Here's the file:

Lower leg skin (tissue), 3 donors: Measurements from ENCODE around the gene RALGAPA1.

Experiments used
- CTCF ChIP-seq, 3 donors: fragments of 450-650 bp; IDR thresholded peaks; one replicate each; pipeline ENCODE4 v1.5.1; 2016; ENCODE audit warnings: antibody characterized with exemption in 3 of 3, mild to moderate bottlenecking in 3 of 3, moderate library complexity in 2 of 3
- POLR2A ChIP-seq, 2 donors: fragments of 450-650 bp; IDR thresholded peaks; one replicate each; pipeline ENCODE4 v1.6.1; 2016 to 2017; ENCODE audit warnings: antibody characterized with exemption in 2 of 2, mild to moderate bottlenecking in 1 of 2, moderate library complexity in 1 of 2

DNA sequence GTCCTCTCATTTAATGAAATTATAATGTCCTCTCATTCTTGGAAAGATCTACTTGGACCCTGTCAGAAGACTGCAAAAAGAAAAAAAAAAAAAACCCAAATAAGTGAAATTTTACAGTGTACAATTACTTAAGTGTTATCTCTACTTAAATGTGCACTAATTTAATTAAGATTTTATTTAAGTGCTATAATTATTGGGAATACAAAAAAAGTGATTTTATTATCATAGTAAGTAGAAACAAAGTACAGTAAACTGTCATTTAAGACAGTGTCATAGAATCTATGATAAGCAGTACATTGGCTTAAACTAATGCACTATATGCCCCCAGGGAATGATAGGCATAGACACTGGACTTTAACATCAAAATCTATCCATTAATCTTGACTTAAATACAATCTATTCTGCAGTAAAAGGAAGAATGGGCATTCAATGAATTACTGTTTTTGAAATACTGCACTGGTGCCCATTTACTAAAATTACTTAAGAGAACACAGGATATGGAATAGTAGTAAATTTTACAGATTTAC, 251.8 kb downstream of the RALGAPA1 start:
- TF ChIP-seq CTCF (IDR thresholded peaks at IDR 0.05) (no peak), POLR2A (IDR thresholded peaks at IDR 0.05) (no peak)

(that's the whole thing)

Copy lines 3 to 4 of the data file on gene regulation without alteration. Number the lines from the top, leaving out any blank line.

- CTCF ChIP-seq, 3 donors: fragments of 450-650 bp; IDR thresholded peaks; one replicate each; pipeline ENCODE4 v1.5.1; 2016; ENCODE audit warnings: antibody characterized with exemption in 3 of 3, mild to moderate bottlenecking in 3 of 3, moderate library complexity in 2 of 3
- POLR2A ChIP-seq, 2 donors: fragments of 450-650 bp; IDR thresholded peaks; one replicate each; pipeline ENCODE4 v1.6.1; 2016 to 2017; ENCODE audit warnings: antibody characterized with exemption in 2 of 2, mild to moderate bottlenecking in 1 of 2, moderate library complexity in 1 of 2